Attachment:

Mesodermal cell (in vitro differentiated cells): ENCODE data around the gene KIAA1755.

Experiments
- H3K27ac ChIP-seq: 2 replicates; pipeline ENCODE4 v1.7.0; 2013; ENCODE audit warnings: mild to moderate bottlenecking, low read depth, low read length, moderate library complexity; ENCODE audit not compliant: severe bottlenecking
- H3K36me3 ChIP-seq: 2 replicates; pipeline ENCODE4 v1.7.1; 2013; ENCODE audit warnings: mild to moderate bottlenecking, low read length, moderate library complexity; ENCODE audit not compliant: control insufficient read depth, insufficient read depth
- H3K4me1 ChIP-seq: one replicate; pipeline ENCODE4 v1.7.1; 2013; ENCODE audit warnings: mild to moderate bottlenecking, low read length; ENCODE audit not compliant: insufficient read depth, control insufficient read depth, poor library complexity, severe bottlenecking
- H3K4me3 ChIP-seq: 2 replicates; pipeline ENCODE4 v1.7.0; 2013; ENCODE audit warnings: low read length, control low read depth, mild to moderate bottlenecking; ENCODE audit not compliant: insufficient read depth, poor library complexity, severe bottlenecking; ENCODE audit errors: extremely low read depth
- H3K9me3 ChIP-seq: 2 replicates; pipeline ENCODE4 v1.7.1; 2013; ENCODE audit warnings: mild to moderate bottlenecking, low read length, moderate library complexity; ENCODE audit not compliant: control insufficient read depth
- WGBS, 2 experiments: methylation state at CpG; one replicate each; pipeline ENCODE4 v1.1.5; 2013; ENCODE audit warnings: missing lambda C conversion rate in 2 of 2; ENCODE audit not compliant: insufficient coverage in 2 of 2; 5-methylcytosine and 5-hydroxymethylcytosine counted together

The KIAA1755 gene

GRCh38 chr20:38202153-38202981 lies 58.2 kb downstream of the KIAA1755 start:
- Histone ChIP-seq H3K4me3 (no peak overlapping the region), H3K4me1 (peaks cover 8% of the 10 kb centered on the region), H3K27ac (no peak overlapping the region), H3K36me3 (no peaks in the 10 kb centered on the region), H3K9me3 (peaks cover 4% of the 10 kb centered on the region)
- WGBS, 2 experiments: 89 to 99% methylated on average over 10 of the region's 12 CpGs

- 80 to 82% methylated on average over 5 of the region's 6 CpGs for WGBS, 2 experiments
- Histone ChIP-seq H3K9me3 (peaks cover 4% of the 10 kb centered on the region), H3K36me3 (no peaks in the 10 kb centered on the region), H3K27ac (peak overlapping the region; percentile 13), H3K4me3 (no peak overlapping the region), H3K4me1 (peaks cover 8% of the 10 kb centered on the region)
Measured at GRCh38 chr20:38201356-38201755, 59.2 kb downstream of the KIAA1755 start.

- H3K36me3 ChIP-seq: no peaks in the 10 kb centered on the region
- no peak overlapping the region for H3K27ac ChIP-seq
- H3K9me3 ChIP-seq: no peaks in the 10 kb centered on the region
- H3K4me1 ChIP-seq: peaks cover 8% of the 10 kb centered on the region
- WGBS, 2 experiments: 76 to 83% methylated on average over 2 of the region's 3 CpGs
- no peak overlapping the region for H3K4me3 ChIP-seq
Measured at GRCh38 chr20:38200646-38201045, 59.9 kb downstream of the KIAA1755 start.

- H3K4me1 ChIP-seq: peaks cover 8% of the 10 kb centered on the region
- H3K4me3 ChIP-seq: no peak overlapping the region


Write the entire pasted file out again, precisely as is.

Mesodermal cell (in vitro differentiated cells): ENCODE data around the gene KIAA1755.

Experiments
- H3K27ac ChIP-seq: 2 replicates; pipeline ENCODE4 v1.7.0; 2013; ENCODE audit warnings: mild to moderate bottlenecking, low read depth, low read length, moderate library complexity; ENCODE audit not compliant: severe bottlenecking
- H3K36me3 ChIP-seq: 2 replicates; pipeline ENCODE4 v1.7.1; 2013; ENCODE audit warnings: mild to moderate bottlenecking, low read length, moderate library complexity; ENCODE audit not compliant: control insufficient read depth, insufficient read depth
- H3K4me1 ChIP-seq: one replicate; pipeline ENCODE4 v1.7.1; 2013; ENCODE audit warnings: mild to moderate bottlenecking, low read length; ENCODE audit not compliant: insufficient read depth, control insufficient read depth, poor library complexity, severe bottlenecking
- H3K4me3 ChIP-seq: 2 replicates; pipeline ENCODE4 v1.7.0; 2013; ENCODE audit warnings: low read length, control low read depth, mild to moderate bottlenecking; ENCODE audit not compliant: insufficient read depth, poor library complexity, severe bottlenecking; ENCODE audit errors: extremely low read depth
- H3K9me3 ChIP-seq: 2 replicates; pipeline ENCODE4 v1.7.1; 2013; ENCODE audit warnings: mild to moderate bottlenecking, low read length, moderate library complexity; ENCODE audit not compliant: control insufficient read depth
- WGBS, 2 experiments: methylation state at CpG; one replicate each; pipeline ENCODE4 v1.1.5; 2013; ENCODE audit warnings: missing lambda C conversion rate in 2 of 2; ENCODE audit not compliant: insufficient coverage in 2 of 2; 5-methylcytosine and 5-hydroxymethylcytosine counted together

The KIAA1755 gene

GRCh38 chr20:38202153-38202981 lies 58.2 kb downstream of the KIAA1755 start:
- Histone ChIP-seq H3K4me3 (no peak overlapping the region), H3K4me1 (peaks cover 8% of the 10 kb centered on the region), H3K27ac (no peak overlapping the region), H3K36me3 (no peaks in the 10 kb centered on the region), H3K9me3 (peaks cover 4% of the 10 kb centered on the region)
- WGBS, 2 experiments: 89 to 99% methylated on average over 10 of the region's 12 CpGs

- 80 to 82% methylated on average over 5 of the region's 6 CpGs for WGBS, 2 experiments
- Histone ChIP-seq H3K9me3 (peaks cover 4% of the 10 kb centered on the region), H3K36me3 (no peaks in the 10 kb centered on the region), H3K27ac (peak overlapping the region; percentile 13), H3K4me3 (no peak overlapping the region), H3K4me1 (peaks cover 8% of the 10 kb centered on the region)
Measured at GRCh38 chr20:38201356-38201755, 59.2 kb downstream of the KIAA1755 start.

- H3K36me3 ChIP-seq: no peaks in the 10 kb centered on the region
- no peak overlapping the region for H3K27ac ChIP-seq
- H3K9me3 ChIP-seq: no peaks in the 10 kb centered on the region
- H3K4me1 ChIP-seq: peaks cover 8% of the 10 kb centered on the region
- WGBS, 2 experiments: 76 to 83% methylated on average over 2 of the region's 3 CpGs
- no peak overlapping the region for H3K4me3 ChIP-seq
Measured at GRCh38 chr20:38200646-38201045, 59.9 kb downstream of the KIAA1755 start.

- H3K4me1 ChIP-seq: peaks cover 8% of the 10 kb centered on the region
- H3K4me3 ChIP-seq: no peak overlapping the region